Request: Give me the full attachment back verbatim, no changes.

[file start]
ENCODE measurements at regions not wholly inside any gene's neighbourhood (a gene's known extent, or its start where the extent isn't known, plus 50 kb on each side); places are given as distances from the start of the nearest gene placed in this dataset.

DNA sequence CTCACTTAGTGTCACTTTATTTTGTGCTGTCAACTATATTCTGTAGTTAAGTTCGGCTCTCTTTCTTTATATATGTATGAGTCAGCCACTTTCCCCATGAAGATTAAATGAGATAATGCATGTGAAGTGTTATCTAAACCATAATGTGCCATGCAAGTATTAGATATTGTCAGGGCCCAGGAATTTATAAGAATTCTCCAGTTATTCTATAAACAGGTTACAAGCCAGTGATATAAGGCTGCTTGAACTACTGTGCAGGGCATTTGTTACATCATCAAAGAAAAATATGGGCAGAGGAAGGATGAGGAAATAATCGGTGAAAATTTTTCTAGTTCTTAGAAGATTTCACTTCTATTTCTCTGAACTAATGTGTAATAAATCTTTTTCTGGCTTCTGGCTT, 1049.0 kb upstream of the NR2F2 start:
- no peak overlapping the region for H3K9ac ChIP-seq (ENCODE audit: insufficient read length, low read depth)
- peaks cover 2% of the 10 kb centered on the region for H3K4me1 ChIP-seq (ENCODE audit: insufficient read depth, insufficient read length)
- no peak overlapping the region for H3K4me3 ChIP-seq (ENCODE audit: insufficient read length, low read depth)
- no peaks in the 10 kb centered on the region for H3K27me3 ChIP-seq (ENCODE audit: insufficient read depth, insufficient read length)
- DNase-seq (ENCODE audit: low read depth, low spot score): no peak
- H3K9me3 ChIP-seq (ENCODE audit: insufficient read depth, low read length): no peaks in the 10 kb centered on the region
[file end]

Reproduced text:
ENCODE measurements at regions not wholly inside any gene's neighbourhood (a gene's known extent, or its start where the extent isn't known, plus 50 kb on each side); places are given as distances from the start of the nearest gene placed in this dataset.

DNA sequence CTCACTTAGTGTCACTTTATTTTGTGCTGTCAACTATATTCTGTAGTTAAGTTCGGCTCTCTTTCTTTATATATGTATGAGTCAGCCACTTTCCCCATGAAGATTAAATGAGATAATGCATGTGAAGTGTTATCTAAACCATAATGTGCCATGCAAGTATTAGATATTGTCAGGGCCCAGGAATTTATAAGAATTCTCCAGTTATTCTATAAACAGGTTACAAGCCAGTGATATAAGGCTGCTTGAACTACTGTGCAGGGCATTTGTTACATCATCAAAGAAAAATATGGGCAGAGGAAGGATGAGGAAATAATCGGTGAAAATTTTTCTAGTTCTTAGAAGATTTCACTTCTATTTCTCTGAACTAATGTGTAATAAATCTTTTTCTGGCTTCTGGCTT, 1049.0 kb upstream of the NR2F2 start:
- no peak overlapping the region for H3K9ac ChIP-seq (ENCODE audit: insufficient read length, low read depth)
- peaks cover 2% of the 10 kb centered on the region for H3K4me1 ChIP-seq (ENCODE audit: insufficient read depth, insufficient read length)
- no peak overlapping the region for H3K4me3 ChIP-seq (ENCODE audit: insufficient read length, low read depth)
- no peaks in the 10 kb centered on the region for H3K27me3 ChIP-seq (ENCODE audit: insufficient read depth, insufficient read length)
- DNase-seq (ENCODE audit: low read depth, low spot score): no peak
- H3K9me3 ChIP-seq (ENCODE audit: insufficient read depth, low read length): no peaks in the 10 kb centered on the region